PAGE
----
No state help for housebound voters

State: 1,000 mobile polls available for hospitalized and housebound.

elections06.article.298 (photo credit: )
(photo credit: )
For the first time in nearly 70 years, Dr. Olga Mizroch, 95, is not sure whether she will vote in a general election. Her reasons for staying away are not political but rather practical. She is homebound and has no way of reaching the polling station in a nearby school. "The school is not far, but I just don't know how I am going to get there," Mizroch, a retired doctor who lives in Bat Yam, said Sunday. "I'll have to find a wheelchair somehow. Maybe I'll take a chair from my living room and sit down every few minutes to rest."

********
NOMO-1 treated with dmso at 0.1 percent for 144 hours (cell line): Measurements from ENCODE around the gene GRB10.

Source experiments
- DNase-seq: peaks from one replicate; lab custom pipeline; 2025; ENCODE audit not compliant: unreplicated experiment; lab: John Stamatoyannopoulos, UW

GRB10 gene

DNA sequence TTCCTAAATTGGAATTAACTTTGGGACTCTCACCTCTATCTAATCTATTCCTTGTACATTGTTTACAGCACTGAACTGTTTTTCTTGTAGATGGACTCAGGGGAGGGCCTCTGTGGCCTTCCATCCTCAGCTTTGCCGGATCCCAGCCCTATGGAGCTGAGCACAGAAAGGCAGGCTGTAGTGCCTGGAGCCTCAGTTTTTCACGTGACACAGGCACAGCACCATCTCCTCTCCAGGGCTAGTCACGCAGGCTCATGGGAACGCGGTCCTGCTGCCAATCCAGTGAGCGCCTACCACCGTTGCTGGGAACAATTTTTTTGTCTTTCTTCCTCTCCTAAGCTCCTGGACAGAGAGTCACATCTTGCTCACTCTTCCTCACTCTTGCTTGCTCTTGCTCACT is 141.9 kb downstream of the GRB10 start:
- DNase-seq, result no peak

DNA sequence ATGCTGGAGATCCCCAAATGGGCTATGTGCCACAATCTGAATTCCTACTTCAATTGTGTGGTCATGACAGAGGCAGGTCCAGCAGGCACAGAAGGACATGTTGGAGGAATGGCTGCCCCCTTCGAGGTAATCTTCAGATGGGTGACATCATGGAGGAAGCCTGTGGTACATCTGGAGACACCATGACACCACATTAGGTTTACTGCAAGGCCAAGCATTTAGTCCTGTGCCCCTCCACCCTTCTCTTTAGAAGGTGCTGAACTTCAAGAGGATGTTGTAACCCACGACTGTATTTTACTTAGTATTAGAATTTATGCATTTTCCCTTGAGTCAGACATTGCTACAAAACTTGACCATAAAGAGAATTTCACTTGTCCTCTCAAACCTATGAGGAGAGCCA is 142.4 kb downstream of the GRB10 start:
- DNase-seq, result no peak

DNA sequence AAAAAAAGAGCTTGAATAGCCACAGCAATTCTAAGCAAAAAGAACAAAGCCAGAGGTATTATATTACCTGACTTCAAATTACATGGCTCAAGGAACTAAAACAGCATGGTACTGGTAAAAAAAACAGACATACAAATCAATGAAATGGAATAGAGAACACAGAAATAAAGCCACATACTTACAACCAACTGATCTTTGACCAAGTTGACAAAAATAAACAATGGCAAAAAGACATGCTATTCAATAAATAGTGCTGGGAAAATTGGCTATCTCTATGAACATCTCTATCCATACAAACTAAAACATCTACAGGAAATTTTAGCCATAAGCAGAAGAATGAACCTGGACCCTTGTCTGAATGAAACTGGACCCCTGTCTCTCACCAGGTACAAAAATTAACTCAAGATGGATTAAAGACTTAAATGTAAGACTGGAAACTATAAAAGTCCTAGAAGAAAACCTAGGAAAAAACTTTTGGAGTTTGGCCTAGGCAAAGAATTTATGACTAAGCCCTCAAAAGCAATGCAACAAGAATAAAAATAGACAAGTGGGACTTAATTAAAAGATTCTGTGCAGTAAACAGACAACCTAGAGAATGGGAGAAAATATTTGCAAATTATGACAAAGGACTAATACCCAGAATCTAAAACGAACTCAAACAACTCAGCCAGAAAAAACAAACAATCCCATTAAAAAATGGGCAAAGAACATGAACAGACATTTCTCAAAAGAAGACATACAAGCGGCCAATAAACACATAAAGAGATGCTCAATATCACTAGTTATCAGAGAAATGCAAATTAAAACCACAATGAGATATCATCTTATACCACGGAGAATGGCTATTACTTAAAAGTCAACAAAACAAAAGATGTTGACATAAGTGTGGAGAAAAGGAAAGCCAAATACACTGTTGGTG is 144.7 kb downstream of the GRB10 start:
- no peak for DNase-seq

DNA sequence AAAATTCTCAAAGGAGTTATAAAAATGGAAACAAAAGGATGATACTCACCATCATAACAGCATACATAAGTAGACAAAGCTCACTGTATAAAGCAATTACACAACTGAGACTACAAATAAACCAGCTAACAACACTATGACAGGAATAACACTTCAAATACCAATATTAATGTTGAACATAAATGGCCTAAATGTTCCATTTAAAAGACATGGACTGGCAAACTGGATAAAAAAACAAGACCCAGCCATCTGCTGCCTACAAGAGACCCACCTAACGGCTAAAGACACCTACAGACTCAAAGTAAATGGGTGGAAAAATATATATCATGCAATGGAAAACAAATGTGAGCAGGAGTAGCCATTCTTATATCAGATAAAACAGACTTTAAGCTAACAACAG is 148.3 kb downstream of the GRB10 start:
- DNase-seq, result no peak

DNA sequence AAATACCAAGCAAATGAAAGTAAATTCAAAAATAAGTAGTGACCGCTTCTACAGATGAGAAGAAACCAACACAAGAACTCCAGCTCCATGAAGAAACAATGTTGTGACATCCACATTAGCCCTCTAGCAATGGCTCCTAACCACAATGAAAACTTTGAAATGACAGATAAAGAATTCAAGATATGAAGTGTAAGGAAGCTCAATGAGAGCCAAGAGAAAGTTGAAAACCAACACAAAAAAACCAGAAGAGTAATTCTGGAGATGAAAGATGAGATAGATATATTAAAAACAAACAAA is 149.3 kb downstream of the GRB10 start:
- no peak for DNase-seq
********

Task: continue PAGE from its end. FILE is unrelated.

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Mizroch lives in an apartment in the city's Ramat Hanassi neighborhood. The polling booth she has to make her way to may be just a few blocks away from her Rehov Eli Cohen home, but the journey is daunting for a 95-year-old woman. Mizroch is not alone. She is one of thousands of potential voters who, because they are frail or housebound, will have to rely on loved ones, charities, or the political parties themselves for help to get out and vote in Tuesday's election. There is no national, government-run service available to ensure that those with limited mobility leave their homes and exercise their democratic right. Giora Pordes, spokesman for the Central Elections Committee, admitted Sunday that there was a lack of government provision for housebound citizens who wanted to vote. However, he said that those who were hospitalized or in convalescent homes could vote in the more than 1,000 mobile polling stations that would be brought to them. Furthermore, the government has refused to cover the costs for volunteer organization Yad Sarah to provide transport for those who had difficulties reaching the polling stations. Yad Sarah had offered the service in previous elections but could not afford to do so this year. On Sunday, the organization put out a call to the political parties to help solve this problem. The only party that offered to address the issue was the Tafnit party, which offered to foot the NIS 40,000 to pay for Yad Sarah's fleet of 33 disabled-friendly ambulances to transport those with difficulties to polling stations countrywide. "As soon as Uzi Dayan heard about the problem he offered the money from Tafnit's budget without any conditions," said Etti Peretz, No. 2 on the party list, adding that the party would make it a central focus of the next Knesset if it gained a mandate in the election. Oren Ganor, spokesman for the disabled rights organization Bizchut, told The Jerusalem Post that he was delighted that Tafnit had taken on this responsibility. However, he said the government needed to address this issue in the future. "Times have changed and Israel needs to get in line with the rest of the world." In Britain, the Representation of the People Act (2000) protects homebound citizens by insisting that postal voting be made available on demand to all registered voters who cannot reach the polling booths. Ganor acknowledged that most of the political parties offered some type of service to help their supporters reach the polling station. Though he considered this manipulative, he said that anyone who could not access Yad Sarah should "take advantage of the [parties'] service just to get to the station" even if one was not voting for the party in question. He said those needing aid to get to polling stations should contact the local chapter of such parties for help. Still, Ganor said that this was not an adequate long-term solution. "This is an important issue that we will definitely raise in the future," he said.